Ab-opsonized Cn or unopsonized, allophycocyanin-conjugated beads were incubated with macrophages using the conditions described for the phagocytosis assay. As for phagocytosis of Cn, the opsonic mAb 18B7 conjugated to Alexa 488 dye was used as above at 10 μg/ml. To reduce the noise of sampling by FACS, extracellular Cn or beads were removed by washing the monolayer with PBS. The removal of extracellular Cn was optimized by adding consistent wash volumes and shaking the plates three to six times, a protocol that was previously determined to be effective at eliminating extracellular particles. The macrophage monolayer was gently scraped from the six-well plates and suspended in 1 ml of PBS for each well. The cells were dispersed with 1 ml of pipette 5–10 times to insure that single cell suspension was obtained. Cells were fixed by the addition of 5 ml of ice-cold 70% ethanol and 2-h incubation on ice. In preparation for FACS analysis, cells were centrifuged at 600 rpm for 10 min. DNA content was labeled by incubating the pellets in a 0.5-ml solution of propidium iodide (Molecular Probes) at 20 μg/ml in PBS, containing RNase at a final concentration of 200 μg/ml. Samples were stained at room temperature for 30 min and analyzed by FACScan (BD Biosciences). Before FACS analysis, cell samples stained with propidium iodide were observed under the microscope. The DNA of macrophage cells stained well with propidium iodide, whereas the DNA of intracellular Cn was not stained by this dye. Hence, there was no contribution from the DNA of yeast cells to the FACS analysis. When the FACS data were collected, cell debris from the sample preparations and any remaining beads/Cn particles that were not successfully removed by washing were excluded using the forward light scatter (FSC)-height-side light scatter-height scale. Any doublets that might have been formed in the cell preparations were excluded by the FSC-height-FSC-pulse width scale. J774 cells incubated with particles were sorted into the nonphagocytic population and the phagocytic population according to absence or presence of intracellular FITC (from 18B7 conjugated with Alexa 488) or allophycocyanin (from AccuDrop beads) signal. Data were analyzed by ModFit 3.0 software (Verity Software House) for cell cycle distribution. The distribution of cell cycle stages in each population was compared.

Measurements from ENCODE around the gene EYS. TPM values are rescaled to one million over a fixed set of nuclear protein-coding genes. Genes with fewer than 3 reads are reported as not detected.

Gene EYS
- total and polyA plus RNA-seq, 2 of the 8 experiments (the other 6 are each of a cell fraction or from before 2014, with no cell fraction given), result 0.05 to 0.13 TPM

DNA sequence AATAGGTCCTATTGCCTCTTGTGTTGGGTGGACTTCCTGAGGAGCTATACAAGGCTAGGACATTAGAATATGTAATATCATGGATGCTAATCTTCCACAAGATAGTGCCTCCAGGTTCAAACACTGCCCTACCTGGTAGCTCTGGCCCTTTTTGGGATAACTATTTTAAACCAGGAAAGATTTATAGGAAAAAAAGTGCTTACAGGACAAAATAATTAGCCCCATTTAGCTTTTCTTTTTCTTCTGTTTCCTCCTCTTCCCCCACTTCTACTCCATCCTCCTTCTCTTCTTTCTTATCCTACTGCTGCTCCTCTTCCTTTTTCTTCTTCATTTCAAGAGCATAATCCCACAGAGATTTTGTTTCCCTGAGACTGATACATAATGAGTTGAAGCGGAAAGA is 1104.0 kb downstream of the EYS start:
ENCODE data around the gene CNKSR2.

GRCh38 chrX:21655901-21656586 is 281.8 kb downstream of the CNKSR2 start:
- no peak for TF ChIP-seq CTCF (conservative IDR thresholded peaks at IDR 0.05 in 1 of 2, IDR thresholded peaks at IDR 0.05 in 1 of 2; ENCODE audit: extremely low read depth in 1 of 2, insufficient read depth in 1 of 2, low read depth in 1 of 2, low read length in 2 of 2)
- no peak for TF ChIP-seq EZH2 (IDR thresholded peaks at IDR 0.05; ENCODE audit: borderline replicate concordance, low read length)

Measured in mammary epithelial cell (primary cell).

Three-month-old male C57BL/6 mice were purchased from The Jackson Laboratory. Cn strain 24067 was opsonized with FITC-conjugated 18B7 at 100 μg/ml for 1 h at room temperature. A 1-ml suspension containing 107 Cn particles opsonized with mAb 18B7 was injected into the peritoneum of each mouse. After 2 h, the mice were sacrificed and peritoneal cells were collected by lavage with PBS. After lysis of erythroid cells, peritoneal cells were fixed with ice-cold 70% ethanol overnight, and cell cycle distribution was analyzed by FACScan.

J774 cells were seeded at 5 × 104 cells per chamber in eight-well chamber slides (Nalge Nunc International) 12 h before phagocytosis assays. Cn or beads were incubated with macrophages using the conditions described for the phagocytosis assay. Cn or beads were added to the monolayer simultaneously with 0.1 mM BrdU (Sigma-Aldrich). After a 1.5-h incubation, monolayers were washed three times with PBS and fixed in 100% methanol for 2 min at room temperature. A volume of 500 μl of DNA denaturing solution (2 N HCl and 0.5% Triton X-100 in ddH2O) was added to each chamber for 10 min at room temperature. Monolayers were rinsed with immunofluorescence buffer (0.2% BSA and 0.1% Triton X-100 in PBS/0.1 mM CaCl2, 1 mM MgCl2), and 100 μl of anti-BrdU Ab conjugated with Alexa 594 (Molecular Probes) was added per chamber (1/100 diluted in immunofluorescence buffer) for 1 h at room temperature. Cell monolayers were washed three times with PBS and stained with 10 μg/ml 4′,6′-diamidino-2-phenylindole (Sigma-Aldrich). The incorporation index was defined as the percentage of macrophages with positive BrdU staining. Digital images were taken with an Olympus AX70 microscope (Olympus).